The water expelled from Yellowstone's hydrothermal system carries considerable heat, which in turn reflects the presence of magma below. Fournier et al. (1976) first estimated heat flow at Yellowstone by tallying the total Cl- flux through its rivers using stream gages combined with periodic chemical analyses. They assumed that the Cl- was almost entirely derived from a deep parent water of known composition and heat content. Geochemical characteristics of Yellowstone hot springs provided corroborating evidence for the single parent fluid and its initial temperature of 340°C (Fournier 1989 and references therein). The total Cl- flux could then be tied to a mass of parent water. The calculations account for the heat content of the released Cl--rich waters as well as the boiling they undergo during ascent and lateral transport. The method can thereby account for heat flow at distal steam-heated areas as well as at the geyser basins where the boiling waters actually emerge. By quantifying the total Cl- flux through the rivers of Yellowstone, a heat flow or power output was calculated to range from 4.5 to 6.0 GW (Fournier 1989; Friedman and Norton 2007), corresponding to a heat flux density of 1550 to 2100 mW m-2 over the entire 2900 km2 caldera, about 30-40 times that of the neighboring Rocky Mountains. If this high surface heat flux were transferred by conduction alone, it would imply a temperature gradient of 700 to 1000°C per kilometer (Fournier 1989), suggesting the presence of very shallow magma; however, research drilling in the 1960s (White et al. 1971) revealed temperature-depth relations inconsistent with temperatures exceeding ∼310°C at 1000 m. Clearly, the enormous hydrothermal system is able to act as a wick, transferring heat advectively from a deep but very large magma source.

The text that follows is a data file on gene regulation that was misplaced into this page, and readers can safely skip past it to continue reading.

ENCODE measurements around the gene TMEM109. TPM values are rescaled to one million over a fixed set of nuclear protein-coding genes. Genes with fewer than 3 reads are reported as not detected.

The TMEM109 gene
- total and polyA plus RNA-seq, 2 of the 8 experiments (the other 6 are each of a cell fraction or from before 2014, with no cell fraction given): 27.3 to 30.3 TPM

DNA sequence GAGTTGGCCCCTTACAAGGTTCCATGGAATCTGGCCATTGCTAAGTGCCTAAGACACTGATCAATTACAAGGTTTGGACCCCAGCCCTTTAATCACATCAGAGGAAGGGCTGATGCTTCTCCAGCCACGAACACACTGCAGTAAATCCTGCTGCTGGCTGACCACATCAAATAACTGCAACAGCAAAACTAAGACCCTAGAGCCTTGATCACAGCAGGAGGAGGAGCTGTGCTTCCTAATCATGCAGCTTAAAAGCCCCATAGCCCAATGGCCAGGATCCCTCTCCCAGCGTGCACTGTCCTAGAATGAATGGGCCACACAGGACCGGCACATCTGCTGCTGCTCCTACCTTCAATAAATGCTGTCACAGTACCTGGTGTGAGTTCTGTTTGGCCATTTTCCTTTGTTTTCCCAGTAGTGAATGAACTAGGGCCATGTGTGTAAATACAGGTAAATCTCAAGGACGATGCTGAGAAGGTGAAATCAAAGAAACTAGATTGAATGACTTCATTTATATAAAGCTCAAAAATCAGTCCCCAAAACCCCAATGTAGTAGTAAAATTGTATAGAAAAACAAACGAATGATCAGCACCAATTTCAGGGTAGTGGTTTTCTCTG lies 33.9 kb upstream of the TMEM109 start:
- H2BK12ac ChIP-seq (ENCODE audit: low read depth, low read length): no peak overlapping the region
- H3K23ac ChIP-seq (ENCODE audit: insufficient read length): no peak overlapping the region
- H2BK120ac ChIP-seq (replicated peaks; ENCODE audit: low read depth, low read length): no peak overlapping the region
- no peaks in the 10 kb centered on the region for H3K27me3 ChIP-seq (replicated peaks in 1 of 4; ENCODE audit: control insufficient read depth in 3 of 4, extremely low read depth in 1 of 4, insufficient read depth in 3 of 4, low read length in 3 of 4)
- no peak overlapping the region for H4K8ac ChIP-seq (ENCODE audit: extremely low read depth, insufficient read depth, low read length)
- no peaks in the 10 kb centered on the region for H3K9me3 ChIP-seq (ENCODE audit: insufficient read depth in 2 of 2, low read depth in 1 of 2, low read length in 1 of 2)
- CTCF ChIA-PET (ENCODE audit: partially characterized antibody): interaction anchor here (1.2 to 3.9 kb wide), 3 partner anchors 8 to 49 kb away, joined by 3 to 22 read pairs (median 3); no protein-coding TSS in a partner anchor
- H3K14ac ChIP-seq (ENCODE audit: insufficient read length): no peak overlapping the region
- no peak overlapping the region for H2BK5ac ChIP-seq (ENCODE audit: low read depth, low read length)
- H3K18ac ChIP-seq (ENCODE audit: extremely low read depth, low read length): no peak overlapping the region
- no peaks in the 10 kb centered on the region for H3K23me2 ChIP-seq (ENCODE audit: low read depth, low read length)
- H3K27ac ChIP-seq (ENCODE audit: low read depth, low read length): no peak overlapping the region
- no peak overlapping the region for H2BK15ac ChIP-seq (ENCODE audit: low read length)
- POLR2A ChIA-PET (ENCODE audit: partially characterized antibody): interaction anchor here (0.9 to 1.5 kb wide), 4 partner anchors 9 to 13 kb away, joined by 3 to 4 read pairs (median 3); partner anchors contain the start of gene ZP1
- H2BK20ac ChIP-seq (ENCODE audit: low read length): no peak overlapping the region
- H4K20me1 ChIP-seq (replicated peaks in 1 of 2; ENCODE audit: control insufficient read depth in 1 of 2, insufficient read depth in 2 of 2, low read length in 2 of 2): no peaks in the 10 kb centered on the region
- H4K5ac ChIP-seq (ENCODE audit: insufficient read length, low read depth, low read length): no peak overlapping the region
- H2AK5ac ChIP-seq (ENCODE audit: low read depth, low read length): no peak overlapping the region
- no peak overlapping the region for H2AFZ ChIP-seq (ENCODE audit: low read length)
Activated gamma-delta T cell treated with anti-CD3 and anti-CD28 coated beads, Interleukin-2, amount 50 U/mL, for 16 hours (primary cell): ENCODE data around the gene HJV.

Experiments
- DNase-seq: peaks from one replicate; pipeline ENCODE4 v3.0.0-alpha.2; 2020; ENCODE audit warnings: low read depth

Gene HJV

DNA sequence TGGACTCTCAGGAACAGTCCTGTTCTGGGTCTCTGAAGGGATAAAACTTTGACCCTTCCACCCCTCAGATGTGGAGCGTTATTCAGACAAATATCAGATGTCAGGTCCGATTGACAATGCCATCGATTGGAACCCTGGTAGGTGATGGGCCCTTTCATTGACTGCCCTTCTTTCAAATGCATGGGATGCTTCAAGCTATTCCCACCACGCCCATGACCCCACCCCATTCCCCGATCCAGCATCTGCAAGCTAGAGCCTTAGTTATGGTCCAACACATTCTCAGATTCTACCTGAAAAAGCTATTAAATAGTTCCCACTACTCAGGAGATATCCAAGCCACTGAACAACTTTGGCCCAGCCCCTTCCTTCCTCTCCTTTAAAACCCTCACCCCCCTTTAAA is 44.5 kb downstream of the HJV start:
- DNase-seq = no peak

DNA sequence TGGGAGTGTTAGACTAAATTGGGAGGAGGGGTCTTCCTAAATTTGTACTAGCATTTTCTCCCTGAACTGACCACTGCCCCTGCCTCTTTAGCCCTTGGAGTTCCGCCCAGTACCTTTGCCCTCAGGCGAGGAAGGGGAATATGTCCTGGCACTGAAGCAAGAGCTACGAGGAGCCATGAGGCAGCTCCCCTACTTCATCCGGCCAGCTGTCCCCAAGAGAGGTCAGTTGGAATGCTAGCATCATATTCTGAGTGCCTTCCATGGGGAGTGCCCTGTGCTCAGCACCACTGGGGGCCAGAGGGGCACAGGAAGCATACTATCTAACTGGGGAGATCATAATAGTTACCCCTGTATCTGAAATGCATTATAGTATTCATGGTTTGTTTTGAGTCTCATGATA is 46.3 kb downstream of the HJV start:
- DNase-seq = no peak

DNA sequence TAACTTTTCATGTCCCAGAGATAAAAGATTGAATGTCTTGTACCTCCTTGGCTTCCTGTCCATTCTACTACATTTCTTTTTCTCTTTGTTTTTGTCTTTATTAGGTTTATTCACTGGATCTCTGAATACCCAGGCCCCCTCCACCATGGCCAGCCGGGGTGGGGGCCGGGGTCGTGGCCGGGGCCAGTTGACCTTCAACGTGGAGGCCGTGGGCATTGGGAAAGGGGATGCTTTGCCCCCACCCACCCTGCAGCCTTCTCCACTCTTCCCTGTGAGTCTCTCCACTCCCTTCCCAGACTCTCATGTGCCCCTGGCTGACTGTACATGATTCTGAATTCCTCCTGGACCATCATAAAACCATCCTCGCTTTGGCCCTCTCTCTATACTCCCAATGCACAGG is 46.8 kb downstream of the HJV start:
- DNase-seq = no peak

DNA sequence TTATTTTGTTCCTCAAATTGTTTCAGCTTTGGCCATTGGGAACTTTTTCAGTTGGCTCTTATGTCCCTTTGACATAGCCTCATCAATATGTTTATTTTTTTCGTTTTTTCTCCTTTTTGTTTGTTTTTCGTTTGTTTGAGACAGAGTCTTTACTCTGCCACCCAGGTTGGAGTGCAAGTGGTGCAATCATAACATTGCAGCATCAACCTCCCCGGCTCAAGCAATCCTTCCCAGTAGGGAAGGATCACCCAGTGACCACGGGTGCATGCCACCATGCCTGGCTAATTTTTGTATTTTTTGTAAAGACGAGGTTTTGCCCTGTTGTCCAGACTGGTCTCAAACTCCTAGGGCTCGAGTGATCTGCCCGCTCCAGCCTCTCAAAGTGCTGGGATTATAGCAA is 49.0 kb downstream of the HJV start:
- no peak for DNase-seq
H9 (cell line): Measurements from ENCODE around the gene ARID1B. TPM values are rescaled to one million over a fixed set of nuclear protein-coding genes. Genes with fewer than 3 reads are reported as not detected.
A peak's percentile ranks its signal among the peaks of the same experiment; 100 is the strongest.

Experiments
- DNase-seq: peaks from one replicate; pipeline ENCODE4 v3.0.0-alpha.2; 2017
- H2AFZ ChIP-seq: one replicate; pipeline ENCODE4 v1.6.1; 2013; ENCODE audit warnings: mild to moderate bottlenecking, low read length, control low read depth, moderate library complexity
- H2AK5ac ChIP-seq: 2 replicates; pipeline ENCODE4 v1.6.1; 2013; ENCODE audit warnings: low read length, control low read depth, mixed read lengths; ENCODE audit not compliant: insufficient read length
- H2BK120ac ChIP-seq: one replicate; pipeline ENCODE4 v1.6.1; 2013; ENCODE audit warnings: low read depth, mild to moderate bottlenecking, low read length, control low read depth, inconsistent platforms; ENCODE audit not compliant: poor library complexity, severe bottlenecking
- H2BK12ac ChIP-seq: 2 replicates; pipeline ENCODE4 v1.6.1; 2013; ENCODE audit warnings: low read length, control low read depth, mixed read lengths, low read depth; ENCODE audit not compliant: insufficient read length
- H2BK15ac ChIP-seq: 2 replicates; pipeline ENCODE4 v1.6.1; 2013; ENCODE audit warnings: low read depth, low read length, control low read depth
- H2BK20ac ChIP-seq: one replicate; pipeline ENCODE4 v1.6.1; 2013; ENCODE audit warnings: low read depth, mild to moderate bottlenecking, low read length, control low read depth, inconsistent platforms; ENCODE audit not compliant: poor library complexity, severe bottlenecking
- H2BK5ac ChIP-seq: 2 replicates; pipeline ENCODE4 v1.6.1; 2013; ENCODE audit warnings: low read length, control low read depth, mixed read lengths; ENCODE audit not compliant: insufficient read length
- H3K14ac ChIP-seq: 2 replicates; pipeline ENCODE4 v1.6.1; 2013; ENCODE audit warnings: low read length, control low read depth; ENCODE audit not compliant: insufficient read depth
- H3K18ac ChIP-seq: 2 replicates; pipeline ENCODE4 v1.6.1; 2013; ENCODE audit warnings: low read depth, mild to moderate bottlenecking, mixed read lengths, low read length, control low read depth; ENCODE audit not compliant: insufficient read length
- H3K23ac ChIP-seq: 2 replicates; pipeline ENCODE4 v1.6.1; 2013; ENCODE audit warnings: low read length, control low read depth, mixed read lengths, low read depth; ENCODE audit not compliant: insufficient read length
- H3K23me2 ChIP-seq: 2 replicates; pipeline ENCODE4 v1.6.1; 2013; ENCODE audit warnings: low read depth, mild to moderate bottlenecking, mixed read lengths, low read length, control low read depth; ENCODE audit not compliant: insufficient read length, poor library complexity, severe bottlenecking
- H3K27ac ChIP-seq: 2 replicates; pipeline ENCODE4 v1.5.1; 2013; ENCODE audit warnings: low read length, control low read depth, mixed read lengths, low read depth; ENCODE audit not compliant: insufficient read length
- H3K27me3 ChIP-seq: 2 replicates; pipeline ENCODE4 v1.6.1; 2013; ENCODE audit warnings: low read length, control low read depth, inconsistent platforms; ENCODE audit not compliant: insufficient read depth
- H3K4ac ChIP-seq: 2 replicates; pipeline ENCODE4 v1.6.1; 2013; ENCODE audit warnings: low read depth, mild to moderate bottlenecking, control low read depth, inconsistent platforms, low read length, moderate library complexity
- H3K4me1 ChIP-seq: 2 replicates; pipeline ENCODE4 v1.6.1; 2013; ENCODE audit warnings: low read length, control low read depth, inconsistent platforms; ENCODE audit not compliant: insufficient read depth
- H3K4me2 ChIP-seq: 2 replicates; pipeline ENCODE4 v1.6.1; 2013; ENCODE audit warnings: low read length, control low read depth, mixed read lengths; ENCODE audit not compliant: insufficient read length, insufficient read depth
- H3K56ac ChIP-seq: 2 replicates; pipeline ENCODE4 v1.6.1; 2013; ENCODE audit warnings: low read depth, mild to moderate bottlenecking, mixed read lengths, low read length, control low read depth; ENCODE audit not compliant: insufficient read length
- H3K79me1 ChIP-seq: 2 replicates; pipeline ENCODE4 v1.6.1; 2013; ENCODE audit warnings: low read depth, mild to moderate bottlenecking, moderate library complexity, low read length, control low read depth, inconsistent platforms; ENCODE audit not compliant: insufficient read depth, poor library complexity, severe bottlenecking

Dissolved Volatile Flux